Austrians on the California Channel Islands

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Austrian fishermen were involved in a number of conflicts around the Channel Islands in the early 20th century. In addition to clashs with Japanese fishermen, Austrians poaching privately owned stock on Santa Cruz Island were reported to be an ongoing problem. COnflicts escalated to violence in 1920.

October 29, 1920 the Santa Cruz Island superintendent reported:

“[We] were riding in the Potrero Norte when a purse seine boat, which I believe to be the Unity, put into Aguaje Escondido, landed four men [Austrian fishermen] who climbed the bluff, shot a sheep and then we opened fire from the top of the first slope above. They all ran for the edge of the cliff, but one man crumpled up before he reached the trail, lay a few seconds in the dirt, and then crawled over the edge and got away with the others in a boat. If we did not get him, we scared him into a faint.”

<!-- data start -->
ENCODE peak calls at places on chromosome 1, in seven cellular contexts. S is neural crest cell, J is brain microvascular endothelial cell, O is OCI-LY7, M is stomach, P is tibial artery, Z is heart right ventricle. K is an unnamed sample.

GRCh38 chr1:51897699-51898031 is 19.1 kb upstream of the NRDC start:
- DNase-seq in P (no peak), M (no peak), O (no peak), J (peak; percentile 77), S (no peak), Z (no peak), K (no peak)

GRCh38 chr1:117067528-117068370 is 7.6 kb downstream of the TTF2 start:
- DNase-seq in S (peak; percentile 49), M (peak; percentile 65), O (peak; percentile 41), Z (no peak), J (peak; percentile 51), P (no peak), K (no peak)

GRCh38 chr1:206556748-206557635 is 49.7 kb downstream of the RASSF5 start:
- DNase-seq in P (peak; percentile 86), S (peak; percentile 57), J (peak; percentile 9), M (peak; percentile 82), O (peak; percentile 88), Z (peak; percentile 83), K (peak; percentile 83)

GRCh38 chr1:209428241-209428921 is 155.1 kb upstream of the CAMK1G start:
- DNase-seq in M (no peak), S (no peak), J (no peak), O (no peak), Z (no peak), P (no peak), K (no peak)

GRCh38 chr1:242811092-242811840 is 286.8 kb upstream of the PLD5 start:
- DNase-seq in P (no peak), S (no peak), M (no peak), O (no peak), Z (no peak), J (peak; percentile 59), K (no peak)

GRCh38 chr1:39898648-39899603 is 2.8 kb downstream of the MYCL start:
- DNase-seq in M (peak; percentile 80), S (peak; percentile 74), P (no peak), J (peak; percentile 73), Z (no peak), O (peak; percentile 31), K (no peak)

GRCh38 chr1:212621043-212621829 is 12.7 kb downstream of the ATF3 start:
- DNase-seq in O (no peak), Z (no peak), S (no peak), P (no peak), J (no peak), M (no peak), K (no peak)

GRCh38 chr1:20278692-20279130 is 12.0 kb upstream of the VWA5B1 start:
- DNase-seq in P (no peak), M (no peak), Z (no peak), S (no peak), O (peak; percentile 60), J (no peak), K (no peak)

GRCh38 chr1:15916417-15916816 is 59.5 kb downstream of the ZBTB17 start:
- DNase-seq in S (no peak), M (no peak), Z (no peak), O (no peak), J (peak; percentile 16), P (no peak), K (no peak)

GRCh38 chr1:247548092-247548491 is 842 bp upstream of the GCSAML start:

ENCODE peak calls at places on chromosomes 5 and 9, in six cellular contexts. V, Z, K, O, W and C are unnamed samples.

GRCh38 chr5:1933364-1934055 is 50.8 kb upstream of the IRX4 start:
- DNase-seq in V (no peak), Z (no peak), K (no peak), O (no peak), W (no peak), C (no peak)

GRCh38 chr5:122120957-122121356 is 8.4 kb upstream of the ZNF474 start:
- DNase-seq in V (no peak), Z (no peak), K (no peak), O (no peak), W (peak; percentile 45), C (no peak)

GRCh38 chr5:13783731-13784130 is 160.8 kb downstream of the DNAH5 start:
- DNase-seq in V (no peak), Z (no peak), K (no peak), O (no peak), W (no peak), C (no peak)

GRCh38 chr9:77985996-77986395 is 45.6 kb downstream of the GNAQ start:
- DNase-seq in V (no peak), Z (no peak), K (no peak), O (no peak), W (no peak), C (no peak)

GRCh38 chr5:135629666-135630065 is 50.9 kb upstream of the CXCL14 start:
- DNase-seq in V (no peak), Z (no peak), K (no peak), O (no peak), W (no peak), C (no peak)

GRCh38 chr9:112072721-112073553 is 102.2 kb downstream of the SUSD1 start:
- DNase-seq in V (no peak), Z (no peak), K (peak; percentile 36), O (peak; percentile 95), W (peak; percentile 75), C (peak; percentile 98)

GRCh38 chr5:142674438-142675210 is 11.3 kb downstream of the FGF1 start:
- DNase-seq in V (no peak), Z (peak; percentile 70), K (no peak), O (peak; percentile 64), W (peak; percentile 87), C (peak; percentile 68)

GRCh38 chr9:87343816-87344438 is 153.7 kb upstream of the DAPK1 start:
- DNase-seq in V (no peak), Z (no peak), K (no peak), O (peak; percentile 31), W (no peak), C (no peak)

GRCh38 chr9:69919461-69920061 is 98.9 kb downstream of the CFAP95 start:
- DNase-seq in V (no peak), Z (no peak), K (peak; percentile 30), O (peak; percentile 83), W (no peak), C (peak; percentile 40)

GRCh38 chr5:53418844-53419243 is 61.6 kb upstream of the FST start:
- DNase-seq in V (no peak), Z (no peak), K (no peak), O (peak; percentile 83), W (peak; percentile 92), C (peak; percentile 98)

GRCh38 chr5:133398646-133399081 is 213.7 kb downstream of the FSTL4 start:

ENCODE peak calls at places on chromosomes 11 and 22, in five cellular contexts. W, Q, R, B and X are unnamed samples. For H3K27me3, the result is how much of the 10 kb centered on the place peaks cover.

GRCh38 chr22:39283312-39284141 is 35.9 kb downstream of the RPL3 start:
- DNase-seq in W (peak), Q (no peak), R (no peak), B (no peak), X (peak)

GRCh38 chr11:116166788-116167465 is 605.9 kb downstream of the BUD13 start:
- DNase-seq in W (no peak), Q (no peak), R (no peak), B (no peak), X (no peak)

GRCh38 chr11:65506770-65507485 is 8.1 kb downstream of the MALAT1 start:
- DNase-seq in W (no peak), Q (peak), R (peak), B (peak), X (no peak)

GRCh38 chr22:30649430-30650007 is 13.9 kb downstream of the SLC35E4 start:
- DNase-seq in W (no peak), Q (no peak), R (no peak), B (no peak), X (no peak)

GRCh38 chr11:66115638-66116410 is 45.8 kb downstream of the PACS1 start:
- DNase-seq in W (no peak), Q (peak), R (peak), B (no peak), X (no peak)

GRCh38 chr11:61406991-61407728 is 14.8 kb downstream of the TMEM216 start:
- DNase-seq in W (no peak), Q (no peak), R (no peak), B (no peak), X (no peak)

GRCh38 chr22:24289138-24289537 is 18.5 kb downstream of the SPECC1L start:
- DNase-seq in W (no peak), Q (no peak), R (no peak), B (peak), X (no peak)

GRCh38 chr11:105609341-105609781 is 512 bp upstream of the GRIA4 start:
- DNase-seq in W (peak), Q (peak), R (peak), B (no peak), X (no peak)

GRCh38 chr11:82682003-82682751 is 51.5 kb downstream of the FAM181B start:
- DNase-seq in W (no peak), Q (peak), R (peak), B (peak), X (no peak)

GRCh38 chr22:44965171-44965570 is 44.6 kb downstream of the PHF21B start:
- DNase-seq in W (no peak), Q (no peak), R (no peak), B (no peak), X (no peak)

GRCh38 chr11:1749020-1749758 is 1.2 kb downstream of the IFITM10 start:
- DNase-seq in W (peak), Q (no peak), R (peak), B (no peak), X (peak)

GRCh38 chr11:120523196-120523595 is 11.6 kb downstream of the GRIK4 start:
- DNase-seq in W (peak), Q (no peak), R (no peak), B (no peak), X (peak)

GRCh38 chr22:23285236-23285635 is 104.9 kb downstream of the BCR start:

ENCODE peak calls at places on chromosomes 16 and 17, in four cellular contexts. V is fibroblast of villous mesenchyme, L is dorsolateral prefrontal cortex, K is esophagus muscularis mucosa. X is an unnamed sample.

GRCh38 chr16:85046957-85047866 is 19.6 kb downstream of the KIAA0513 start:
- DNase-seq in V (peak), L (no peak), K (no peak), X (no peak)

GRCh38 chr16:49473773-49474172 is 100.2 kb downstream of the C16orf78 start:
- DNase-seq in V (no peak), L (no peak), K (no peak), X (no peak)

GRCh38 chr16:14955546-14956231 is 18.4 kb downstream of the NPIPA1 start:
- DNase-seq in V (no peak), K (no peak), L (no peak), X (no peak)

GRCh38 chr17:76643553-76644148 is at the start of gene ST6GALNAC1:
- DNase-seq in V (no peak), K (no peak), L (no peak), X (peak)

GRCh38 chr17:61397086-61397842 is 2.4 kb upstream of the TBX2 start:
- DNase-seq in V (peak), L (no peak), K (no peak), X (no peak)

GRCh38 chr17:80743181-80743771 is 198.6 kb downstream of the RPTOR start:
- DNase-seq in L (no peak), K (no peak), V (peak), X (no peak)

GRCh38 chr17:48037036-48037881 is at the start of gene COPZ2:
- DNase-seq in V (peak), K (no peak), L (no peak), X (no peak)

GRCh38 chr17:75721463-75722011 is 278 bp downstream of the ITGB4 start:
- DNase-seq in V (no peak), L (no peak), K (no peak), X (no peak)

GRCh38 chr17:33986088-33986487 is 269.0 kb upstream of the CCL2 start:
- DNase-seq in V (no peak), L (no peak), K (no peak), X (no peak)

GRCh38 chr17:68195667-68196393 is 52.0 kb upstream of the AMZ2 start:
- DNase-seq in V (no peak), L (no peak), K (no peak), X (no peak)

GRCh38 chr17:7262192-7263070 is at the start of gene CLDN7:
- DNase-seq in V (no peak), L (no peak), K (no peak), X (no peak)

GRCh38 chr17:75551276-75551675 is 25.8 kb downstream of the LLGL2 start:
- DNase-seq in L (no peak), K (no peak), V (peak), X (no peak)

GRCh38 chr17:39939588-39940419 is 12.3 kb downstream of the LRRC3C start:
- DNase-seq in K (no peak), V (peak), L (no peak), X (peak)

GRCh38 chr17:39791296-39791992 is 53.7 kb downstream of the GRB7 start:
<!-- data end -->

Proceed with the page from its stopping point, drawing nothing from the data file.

In the News~

September 26, 1891 [SBMP]: “Wrecked on Anacapa. A sloop from San Pedro cast away on the rocks. The schooner Santa Barbara, Captain Ellis, returned from Ventura via Anacapa Island on Thursday evening, bringing with her Captain Troop of the sloop Pearl of San Pedro which was wrecked on the island on Wednesday night, says the Santa Barbara Press. The Pearl left San Pedro for Anacapa Island to capture a few live seals, having on board Captain Troop, and a man and his wife whose names are not known, but who are supposed to be Austrians. The island was reached in safety, and on Wednesday night all hands were on shore. A heavy gale was blowing, and the Pearl got adrift, and was cast away on the rocks and totally destroyed. The party on the island were without provisions, and had to kill a sheep for food. They flew a flag of distress, which was seen by Captain Ellis, who was taking over a band of sealers from Ventura. The Austrian and his wife decided to remain on the island with the sealers from until they were taken back to Ventura, and Captain Troop ame on to Santa Barbara, where he still is. The Pearl was a sloop thirty-three feet long, and was owned by Captain Troop, and was the only property he owned. It was not insured, and the captain has lost all.”